Salami tactics

Salami tactics

Salami tactics, also known as the salami-slice strategy, is a divide and conquer process of threats and alliances used to overcome opposition. With it, an aggressor can influence and eventually dominate a landscape, typically political, piece by piece. In this fashion, the "salami" is taken in slices, until one realizes (too late) that it's gone in its entirety. In some cases it includes the creation of several factions within the opposing political party and then dismantling that party from the inside, without causing the "sliced" sides to protest.

According to the "Dictionary of Modern Thought" by Alan Bullock and Olier Stallybrass, ["The Harper dictionary of modern thought", / Edited by Alan Bullock and Oliver Stallybrass. Harper, 1977] the term was coined in the late 1940s by the Stalinist Mátyás Rákosi to describe the actions of the Hungarian Communist Party (szalámitaktika). Rakosi claimed he came to power by getting his opposition to slice off its right wing, then its centrists, until only those collaborating with the Communists remained in power. [Safire, William, "Safire's Political Dictionary, Oxford University Press, 2008, p.639]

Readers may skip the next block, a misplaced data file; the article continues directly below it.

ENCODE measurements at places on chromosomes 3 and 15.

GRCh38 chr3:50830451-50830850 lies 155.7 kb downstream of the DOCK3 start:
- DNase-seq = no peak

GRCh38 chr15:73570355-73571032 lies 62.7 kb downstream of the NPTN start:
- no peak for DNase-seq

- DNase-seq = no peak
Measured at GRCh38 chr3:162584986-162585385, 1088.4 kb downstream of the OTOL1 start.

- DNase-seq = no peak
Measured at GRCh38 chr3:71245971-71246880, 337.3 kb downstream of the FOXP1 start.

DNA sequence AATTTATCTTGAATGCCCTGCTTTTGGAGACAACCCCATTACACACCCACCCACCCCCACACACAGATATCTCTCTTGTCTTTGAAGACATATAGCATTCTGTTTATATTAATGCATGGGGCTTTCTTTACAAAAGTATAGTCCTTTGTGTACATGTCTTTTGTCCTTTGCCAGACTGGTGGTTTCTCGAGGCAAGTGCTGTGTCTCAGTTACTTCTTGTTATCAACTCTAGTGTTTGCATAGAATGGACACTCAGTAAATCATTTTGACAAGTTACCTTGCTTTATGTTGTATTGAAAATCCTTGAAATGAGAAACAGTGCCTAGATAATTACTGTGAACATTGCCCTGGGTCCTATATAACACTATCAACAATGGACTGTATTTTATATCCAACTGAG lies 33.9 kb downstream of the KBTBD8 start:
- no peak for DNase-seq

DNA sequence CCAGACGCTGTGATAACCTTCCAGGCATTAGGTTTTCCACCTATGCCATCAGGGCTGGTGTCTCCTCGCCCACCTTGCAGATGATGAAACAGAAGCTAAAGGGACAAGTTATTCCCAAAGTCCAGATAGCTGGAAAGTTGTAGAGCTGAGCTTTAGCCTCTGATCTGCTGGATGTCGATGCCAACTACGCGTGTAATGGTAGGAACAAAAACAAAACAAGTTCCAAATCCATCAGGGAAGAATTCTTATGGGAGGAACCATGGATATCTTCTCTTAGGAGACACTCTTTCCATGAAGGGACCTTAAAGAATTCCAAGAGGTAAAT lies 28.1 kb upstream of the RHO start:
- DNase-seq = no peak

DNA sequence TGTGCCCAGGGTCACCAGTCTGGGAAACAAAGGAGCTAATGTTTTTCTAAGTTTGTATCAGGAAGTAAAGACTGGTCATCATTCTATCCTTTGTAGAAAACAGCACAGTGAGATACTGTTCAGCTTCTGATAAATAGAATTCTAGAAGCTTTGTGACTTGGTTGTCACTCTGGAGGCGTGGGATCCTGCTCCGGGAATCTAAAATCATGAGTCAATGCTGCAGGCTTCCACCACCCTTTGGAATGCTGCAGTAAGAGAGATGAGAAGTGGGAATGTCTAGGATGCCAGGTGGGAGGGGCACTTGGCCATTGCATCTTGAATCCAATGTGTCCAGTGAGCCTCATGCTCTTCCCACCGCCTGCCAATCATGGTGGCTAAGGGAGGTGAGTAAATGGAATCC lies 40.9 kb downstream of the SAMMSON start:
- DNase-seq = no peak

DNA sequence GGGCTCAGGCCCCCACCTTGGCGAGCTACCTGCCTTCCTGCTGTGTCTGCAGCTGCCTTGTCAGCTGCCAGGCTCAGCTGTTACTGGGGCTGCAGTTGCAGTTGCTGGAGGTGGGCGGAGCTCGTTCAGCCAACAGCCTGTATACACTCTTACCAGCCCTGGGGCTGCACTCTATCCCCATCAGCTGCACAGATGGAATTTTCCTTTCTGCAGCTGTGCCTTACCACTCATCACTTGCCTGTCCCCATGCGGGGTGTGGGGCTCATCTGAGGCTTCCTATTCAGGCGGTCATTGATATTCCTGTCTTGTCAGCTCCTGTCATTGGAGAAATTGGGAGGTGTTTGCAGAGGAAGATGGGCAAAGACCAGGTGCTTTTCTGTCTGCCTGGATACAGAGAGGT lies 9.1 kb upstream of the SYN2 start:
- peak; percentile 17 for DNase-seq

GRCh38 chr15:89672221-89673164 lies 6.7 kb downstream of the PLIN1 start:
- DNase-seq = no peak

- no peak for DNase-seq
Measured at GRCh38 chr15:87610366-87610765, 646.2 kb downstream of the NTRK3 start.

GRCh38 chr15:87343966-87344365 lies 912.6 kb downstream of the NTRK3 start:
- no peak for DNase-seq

This strategy was also used in the majority of Eastern European countries in the second half of the 1940s.

Similar tactics had been used previously by many different political parties and groups wishing to consolidate their power in various countries. For example, Adolf Hitler's Nazi Party achieved absolute power in Germany within the early months of 1933 by squeezing out his conservative partners, after those conservative partners helped in the outlawing of Communists and Social Democrats and granting emergency powers to him.

The term "salami tactics" is also used in business and means that someone presents problems or solutions in pieces, and so it is hard to get the big picture.

ee also

*Salami slicing



External links

* Horvath, John. 2000. " [ Salami Tactics] ". Retrieved July 11, 2005.

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